Alas, like Axford, Gallardo saw his progress take several steps back. His groundball rate remained strong, but he was not very effective at inducing weak flyball contact. His popup rate, at four percent, was a significant career low that ranked among the absolute bottom of all qualified major league starting pitchers last year.

More significantly, his first-pitch strike rate fell below the major league average (to 56.6 percent), his fastball velocity lost a full tick of gas, and his walks-per-nine rate ballooned to 3.6. Although Gallardo’s nominal walks-per-nine rate was slightly higher in 2010 than it was in 2012, the major league average walk rate in 2010 was nearly eight percent greater than it was in 2012. This means the step back in control was more significant than it appears on its face.

These are ominous signs, but on the surface, little changed for Gallardo. His 3.66 ERA fell somewhere between his 2010 and 2011 results. He struck out just as many batters per inning in 2012 as he did in 2011. His WHIP was league average, and his xFIP was better than it was in 2009.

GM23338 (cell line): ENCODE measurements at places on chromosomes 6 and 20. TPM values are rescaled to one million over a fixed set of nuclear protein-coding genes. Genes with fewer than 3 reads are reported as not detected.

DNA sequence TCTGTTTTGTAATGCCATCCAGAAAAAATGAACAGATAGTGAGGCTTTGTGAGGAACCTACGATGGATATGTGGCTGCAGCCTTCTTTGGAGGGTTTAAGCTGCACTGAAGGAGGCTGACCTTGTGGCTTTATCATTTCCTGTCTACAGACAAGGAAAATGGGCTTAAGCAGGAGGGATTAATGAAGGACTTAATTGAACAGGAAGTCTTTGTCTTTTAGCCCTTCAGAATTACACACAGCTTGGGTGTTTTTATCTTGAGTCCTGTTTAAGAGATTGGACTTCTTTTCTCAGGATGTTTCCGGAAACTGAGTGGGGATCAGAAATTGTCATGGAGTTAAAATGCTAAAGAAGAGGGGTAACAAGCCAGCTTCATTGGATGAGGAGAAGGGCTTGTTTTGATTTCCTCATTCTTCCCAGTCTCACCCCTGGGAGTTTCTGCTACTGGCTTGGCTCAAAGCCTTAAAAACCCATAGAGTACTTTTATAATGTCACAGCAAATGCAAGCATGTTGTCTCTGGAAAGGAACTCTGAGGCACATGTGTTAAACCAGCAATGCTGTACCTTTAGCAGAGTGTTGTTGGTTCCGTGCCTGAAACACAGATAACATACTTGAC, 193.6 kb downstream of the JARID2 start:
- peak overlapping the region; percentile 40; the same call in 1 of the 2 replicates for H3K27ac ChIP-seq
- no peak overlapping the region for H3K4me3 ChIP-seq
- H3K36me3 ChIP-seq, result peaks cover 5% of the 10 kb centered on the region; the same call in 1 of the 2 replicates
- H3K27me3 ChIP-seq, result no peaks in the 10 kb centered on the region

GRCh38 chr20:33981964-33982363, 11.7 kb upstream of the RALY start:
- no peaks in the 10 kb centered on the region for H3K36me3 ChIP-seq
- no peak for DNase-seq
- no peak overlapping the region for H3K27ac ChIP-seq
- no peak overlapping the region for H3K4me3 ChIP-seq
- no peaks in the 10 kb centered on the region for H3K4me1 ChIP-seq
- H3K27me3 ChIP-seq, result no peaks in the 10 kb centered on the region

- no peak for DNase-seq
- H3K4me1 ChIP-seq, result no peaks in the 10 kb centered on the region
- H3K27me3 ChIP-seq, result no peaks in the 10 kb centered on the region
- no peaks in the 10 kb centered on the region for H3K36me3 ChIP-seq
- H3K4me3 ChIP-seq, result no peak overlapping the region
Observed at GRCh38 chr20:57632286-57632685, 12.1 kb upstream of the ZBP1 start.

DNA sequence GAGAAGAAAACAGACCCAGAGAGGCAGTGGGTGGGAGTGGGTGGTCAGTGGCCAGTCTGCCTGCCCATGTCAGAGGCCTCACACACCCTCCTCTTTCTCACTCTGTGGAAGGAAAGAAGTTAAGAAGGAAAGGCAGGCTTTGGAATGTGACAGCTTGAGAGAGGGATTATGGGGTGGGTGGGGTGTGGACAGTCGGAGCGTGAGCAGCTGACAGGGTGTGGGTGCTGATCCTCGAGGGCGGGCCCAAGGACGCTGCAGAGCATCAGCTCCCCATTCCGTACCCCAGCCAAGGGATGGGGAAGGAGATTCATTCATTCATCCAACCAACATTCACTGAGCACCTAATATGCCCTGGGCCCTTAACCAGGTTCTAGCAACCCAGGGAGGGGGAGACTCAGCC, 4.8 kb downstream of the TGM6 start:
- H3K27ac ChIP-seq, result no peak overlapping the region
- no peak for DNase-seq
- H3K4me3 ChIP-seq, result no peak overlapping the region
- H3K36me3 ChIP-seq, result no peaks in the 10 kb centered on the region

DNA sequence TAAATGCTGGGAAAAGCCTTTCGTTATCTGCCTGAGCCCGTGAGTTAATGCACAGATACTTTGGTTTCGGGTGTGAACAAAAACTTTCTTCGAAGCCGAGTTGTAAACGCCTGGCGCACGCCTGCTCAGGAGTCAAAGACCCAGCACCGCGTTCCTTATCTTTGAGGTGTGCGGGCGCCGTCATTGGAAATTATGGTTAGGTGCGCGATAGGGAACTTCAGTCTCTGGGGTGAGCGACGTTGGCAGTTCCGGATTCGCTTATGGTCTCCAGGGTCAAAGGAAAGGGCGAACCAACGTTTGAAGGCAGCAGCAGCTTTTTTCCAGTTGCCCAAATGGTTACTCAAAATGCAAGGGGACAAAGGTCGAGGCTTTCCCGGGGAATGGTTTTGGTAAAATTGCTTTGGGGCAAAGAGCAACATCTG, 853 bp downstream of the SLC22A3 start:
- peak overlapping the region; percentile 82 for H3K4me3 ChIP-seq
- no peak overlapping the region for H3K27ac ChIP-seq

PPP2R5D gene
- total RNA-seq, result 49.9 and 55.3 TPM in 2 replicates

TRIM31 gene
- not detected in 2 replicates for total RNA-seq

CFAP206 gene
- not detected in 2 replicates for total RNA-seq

But these are just nominal observations. Gallardo was certainly still an above-average major league pitcher last year, but his xFIP, relative to the rest of the league, was worse in 2012 compared to 2009. Whereas his xFIP- index clocked in at 82 in 2010 and 83 in 2011, it registered at 91 in 2012. That is a significant jump.

An 82-83 xFIP- would have placed Gallardo’s peripherals within the top 15 last year among all major league pitchers that logged 100 or more innings. The difference between a low 80s xFIP- player and a low 90s xFIP- player last season is Cole Hamels versus Lance Lynn or Jon Lester.

That is not to say Gallardo was not still effective overall, just that he was not in the upper echelon of pitchers last season. In some games, Gallardo was masterful; in others, he was a mess. Her certainly was inconsistent last season if you look at his game-by-game graphic data. Inconsistency, however, is the natural byproduct of wildness. And added uncertainty is not a beneficial attribute for a team in rebuilding mode.